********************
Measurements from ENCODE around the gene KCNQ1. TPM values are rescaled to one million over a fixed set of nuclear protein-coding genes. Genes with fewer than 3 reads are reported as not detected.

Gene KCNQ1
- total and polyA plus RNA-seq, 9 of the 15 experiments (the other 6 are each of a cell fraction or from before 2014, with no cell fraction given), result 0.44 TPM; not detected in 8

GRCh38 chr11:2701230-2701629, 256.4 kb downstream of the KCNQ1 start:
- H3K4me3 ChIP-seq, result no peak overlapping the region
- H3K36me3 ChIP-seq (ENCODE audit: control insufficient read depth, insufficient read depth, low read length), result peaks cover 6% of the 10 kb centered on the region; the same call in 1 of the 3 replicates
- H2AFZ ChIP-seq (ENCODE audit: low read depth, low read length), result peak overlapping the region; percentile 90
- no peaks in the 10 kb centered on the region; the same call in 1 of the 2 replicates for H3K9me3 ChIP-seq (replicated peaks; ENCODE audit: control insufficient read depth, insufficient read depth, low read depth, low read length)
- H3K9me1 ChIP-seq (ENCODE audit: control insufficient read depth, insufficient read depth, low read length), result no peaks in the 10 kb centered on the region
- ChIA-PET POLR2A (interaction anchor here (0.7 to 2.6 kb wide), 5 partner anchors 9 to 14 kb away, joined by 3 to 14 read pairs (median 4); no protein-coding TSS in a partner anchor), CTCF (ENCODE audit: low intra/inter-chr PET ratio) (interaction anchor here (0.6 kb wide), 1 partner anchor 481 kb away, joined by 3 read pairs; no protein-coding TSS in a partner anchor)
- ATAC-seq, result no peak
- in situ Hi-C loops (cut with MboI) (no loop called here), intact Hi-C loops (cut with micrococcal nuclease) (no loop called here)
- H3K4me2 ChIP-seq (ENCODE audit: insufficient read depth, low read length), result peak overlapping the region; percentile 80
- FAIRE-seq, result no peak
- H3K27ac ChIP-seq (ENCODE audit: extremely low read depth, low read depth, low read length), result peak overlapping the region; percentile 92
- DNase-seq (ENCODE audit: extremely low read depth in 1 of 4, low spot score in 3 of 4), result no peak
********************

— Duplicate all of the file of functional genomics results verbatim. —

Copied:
Measurements from ENCODE around the gene KCNQ1. TPM values are rescaled to one million over a fixed set of nuclear protein-coding genes. Genes with fewer than 3 reads are reported as not detected.

Gene KCNQ1
- total and polyA plus RNA-seq, 9 of the 15 experiments (the other 6 are each of a cell fraction or from before 2014, with no cell fraction given), result 0.44 TPM; not detected in 8

GRCh38 chr11:2701230-2701629, 256.4 kb downstream of the KCNQ1 start:
- H3K4me3 ChIP-seq, result no peak overlapping the region
- H3K36me3 ChIP-seq (ENCODE audit: control insufficient read depth, insufficient read depth, low read length), result peaks cover 6% of the 10 kb centered on the region; the same call in 1 of the 3 replicates
- H2AFZ ChIP-seq (ENCODE audit: low read depth, low read length), result peak overlapping the region; percentile 90
- no peaks in the 10 kb centered on the region; the same call in 1 of the 2 replicates for H3K9me3 ChIP-seq (replicated peaks; ENCODE audit: control insufficient read depth, insufficient read depth, low read depth, low read length)
- H3K9me1 ChIP-seq (ENCODE audit: control insufficient read depth, insufficient read depth, low read length), result no peaks in the 10 kb centered on the region
- ChIA-PET POLR2A (interaction anchor here (0.7 to 2.6 kb wide), 5 partner anchors 9 to 14 kb away, joined by 3 to 14 read pairs (median 4); no protein-coding TSS in a partner anchor), CTCF (ENCODE audit: low intra/inter-chr PET ratio) (interaction anchor here (0.6 kb wide), 1 partner anchor 481 kb away, joined by 3 read pairs; no protein-coding TSS in a partner anchor)
- ATAC-seq, result no peak
- in situ Hi-C loops (cut with MboI) (no loop called here), intact Hi-C loops (cut with micrococcal nuclease) (no loop called here)
- H3K4me2 ChIP-seq (ENCODE audit: insufficient read depth, low read length), result peak overlapping the region; percentile 80
- FAIRE-seq, result no peak
- H3K27ac ChIP-seq (ENCODE audit: extremely low read depth, low read depth, low read length), result peak overlapping the region; percentile 92
- DNase-seq (ENCODE audit: extremely low read depth in 1 of 4, low spot score in 3 of 4), result no peak